Tonight, I mentioned to my chiropractor that I often slouch. He told me to stop saying that. It was yet another reminder of how much we are affected by the stories we tell. Perhaps I won’t slouch so much if I stop describing myself that way.
I wrote about this topic in my last post, and I think it’s worth expounding upon: Our circumstances are the products of the stories we tell ourselves. We can alter or reinforce our feelings with these stories. And yet, how often do we check in with those tales to verify their validity and make a determination about whether or not a particular story is appropriate for where we want to go in life?
Example: I can make the statement, “My husband cheated on me.” It’s a sad statement and it might make me angry or depressed. I could replay this statement in my mind every day- painting myself as the sorry victim over and over again. As time goes by, I might learn to ignore the discomfort that comes with this fact. I might move on and try to forget that “my husband cheated on me,” but the knowledge is still there.
Now… let’s look at this story a little closer. Is it true? At one time, it was. But not anymore. These days, I don’t have a husband. So how could he cheat on me?
One might suggest I rephrase and say, “my ex-husband cheated on me.” That’s more accurate, right? Eh… is it? I mean… did he cheat on me? I’m gonna have to say, “no.” The woman who experienced that infidelity lived in a different house, in a different town. She wore different clothes, drove a different car and had a different job. She even had a different name. That woman faded away long ago as she evolved into the individual who is typing these words right now. I’m no longer that person. I’m no longer that victim. In truth, I’m also no longer the heroine who left her cheating husband (Let’s be honest, right? That chapter has passed).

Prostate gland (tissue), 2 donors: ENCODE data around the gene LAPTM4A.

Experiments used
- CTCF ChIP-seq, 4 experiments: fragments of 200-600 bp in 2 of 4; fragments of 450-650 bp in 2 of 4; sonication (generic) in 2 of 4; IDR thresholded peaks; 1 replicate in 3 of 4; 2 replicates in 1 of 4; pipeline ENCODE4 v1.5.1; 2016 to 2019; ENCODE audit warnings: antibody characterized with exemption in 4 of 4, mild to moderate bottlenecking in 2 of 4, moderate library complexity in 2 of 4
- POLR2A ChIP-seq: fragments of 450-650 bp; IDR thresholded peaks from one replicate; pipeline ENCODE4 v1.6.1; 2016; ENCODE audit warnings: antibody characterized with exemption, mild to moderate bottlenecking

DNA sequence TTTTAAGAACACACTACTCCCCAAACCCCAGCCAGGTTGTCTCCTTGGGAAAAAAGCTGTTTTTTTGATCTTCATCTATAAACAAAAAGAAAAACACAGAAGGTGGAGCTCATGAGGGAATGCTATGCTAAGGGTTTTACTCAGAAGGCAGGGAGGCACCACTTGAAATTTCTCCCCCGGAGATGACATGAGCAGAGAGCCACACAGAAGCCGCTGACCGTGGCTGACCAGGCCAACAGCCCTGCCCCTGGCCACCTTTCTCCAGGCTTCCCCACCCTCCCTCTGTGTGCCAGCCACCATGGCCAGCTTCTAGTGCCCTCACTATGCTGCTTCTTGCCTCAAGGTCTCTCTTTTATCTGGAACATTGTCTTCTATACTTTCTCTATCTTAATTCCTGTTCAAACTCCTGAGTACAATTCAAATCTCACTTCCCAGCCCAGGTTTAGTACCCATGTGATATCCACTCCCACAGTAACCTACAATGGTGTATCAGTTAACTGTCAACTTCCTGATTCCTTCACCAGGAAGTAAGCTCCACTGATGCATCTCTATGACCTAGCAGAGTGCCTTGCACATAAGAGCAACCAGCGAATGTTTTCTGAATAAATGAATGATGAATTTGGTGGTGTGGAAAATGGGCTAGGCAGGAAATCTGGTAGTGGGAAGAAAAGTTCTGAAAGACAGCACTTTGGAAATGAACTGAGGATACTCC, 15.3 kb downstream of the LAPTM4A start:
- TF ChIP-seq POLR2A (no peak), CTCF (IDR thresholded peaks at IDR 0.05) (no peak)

Divorce brings with it many stories- and most of them aren’t happy ones. As we live the day-to-day drama, we tell those ugly tales over and over to friends, family members, therapists and lawyers who ask “What’s new?” or “How are you doing?” As time marches on, those sagas get stuck on “repeat” in our heads and our hearts. They drive our emotions, which drive our actions, which create our circumstances. That chatter in our heads blinds us to the present by keeping us prisoners of the past, suffering the effects of someone else’s story.
Pema Chodron suggests, “Feel the feeling and drop the story.” That’s a wonderful aspiration. Unfortunately it’s a little difficult for those of us who are less enlightened- it’s hard to just drop it, especially during tough times when we need to cling to something.
So, then what? If you find yourself replaying a mental mixed-tape (i.e.: a poorly recorded soundtrack of a love-gone-bad), stop and listen to the lyrics. Then take inventory of your current life. Does the soundtrack still fit the story? If not, it’s time for a new cerebral CD.
The new story shouldn’t include past details (at least, not too many of them). Try incorporating the present circumstances, along with a bit about where you’re headed or what you want for yourself. For me, it’s something like, “I make delicious toast. I’m writing my second novel. And I have excellent posture.”